Mary Was A Machine deliver a flawless blend of alt metalcore, robust drums, diverse disco beats, & gritty, syncopated guitars with debut releases.
Emerging from Brescia, Italy, alternative metal six-piece outfit Mary Was A Machine debut with double single release, The End and Lost & Golden.
Blending an array of musical backgrounds, including metalcore, deathcore, shoegaze and alternative rock, Mary Was A Machine channel their passions into a nostalgic and accessible result. Recorded in Rabbit Productions Studios, the band unleash their sound with notable precision.
With clean vocals that could be the love child of Motley Crue and Sleeping With Sirens’ respective singers, MWAM keep things energised and desperately emo.
The End is a perfect piece of alternative metalcore, enriched with thick drum grooves oscillating between a varied disco beat and a kick heavy backdrop, and distorted, syncopated guitars.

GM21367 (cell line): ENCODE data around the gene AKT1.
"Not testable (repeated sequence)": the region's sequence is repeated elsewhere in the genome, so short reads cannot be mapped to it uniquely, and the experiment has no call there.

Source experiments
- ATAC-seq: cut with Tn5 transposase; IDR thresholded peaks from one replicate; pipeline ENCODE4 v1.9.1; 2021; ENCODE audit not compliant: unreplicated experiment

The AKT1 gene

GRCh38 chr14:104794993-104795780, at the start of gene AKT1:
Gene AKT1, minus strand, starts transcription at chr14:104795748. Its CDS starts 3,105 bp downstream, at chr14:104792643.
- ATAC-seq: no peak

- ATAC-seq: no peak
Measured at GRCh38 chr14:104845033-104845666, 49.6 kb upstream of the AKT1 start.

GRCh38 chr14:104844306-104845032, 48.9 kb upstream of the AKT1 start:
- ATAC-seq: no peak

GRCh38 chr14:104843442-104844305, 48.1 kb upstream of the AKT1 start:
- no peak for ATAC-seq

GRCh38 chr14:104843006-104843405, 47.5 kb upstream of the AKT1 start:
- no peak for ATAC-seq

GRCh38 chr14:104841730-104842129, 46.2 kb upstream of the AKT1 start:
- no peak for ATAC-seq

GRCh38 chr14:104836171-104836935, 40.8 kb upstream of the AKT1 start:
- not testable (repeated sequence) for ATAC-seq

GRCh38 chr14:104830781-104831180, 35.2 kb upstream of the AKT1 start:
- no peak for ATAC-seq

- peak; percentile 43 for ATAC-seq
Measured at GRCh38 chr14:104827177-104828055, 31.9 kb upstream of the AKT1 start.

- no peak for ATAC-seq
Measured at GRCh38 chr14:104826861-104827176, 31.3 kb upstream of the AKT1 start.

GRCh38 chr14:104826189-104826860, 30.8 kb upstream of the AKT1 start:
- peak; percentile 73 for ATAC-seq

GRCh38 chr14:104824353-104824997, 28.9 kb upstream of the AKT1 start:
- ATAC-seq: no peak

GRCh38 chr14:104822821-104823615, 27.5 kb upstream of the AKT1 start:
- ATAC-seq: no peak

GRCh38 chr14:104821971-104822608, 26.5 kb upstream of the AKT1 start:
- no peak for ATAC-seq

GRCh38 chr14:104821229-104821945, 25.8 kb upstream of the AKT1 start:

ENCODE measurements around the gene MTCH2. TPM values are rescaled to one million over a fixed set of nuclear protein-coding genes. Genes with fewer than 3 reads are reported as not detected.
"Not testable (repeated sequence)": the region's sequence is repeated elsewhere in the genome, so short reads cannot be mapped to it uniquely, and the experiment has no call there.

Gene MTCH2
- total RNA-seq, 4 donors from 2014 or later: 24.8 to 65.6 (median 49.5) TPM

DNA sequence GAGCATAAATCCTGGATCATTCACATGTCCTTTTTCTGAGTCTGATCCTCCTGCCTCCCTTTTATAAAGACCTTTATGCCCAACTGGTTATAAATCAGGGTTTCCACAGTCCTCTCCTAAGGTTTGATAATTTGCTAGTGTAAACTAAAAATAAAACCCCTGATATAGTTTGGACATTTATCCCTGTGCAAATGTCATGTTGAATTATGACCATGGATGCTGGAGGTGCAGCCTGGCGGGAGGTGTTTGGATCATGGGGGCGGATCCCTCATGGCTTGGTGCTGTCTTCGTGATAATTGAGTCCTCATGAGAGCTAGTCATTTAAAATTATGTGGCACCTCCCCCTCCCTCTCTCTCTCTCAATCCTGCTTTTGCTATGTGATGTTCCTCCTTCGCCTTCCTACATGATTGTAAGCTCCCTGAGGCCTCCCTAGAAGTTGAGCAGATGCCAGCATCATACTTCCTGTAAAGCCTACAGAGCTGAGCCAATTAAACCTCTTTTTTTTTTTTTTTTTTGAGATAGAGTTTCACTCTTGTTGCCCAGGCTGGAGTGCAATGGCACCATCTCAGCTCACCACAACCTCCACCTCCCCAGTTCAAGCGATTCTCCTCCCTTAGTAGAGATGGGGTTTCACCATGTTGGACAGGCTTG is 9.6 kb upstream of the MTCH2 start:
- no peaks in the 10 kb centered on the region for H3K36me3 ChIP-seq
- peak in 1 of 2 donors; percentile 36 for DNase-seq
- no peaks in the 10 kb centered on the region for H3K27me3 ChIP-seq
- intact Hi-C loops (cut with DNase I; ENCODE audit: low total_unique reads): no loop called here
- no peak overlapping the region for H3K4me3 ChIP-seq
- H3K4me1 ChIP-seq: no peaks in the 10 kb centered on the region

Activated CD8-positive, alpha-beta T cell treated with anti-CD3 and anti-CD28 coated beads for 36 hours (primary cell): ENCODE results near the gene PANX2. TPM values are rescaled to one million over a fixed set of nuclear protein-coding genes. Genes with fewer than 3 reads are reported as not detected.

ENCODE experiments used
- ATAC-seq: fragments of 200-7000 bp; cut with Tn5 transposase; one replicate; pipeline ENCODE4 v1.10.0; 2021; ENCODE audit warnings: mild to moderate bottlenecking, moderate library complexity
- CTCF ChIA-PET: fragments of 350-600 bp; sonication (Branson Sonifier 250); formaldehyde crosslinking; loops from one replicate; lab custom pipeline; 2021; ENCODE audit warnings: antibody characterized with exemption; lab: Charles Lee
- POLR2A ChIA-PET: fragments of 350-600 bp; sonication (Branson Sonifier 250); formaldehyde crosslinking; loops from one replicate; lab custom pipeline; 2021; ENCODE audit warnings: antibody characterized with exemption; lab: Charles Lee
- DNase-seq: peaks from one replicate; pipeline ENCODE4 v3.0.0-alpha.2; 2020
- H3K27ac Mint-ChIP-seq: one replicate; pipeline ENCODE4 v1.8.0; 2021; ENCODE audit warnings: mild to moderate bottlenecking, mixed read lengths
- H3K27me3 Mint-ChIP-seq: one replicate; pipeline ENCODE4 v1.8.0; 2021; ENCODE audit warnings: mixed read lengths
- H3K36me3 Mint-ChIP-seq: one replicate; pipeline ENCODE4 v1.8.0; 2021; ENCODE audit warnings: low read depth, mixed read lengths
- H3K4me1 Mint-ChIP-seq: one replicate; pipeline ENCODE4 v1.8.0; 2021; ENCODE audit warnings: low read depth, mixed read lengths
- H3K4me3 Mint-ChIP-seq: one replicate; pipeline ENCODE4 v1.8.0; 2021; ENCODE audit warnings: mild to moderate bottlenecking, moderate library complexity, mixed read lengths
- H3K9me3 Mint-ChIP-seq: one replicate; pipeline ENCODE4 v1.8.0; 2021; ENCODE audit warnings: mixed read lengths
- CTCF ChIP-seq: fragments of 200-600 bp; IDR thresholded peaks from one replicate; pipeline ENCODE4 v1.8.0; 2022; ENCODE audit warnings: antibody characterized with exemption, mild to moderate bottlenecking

With epic lead lines and an immensely powerful vocal, The End is a patient exploration that holds tightly to its own drama. It could be a song plucked from the mid-2000’s Transformers soundtrack, or even a darker b-side to the score of Jennifer’s Body.
This self-assuredness is tangible, as well as the passion that lines every moment.
Lost & Golden acts as an opposing force to The End. The truer, darker nature of MWAM. Their honest face, unhindered by a desire to be polished or curated.
Lost & Golden is anthemic, like Thirty Seconds To Mars with The Kill, the b-side feels like a mission statement. Including both clean and scream vocals, Lost & Golden is determined to create an unyielding tension.
With a classic metalcore breakdown for the bridge, MWAM show off their ability to emulate a genre they so adore.
There is an epic, theatrical quality to MWAM. The persona of an eighties rock band rolled together with the seriousness of 2000s emo and alternative rock.
For a dual debut, MWAM hit the road running, as if they have been doing nothing else but running their whole lives. Tackling universal themes of debilitating fear and the darkness that ensues before the light, Mary Was A Machine extend the hand of human connection.
Listen to Lost & Found below.
Review By Caitlin Norris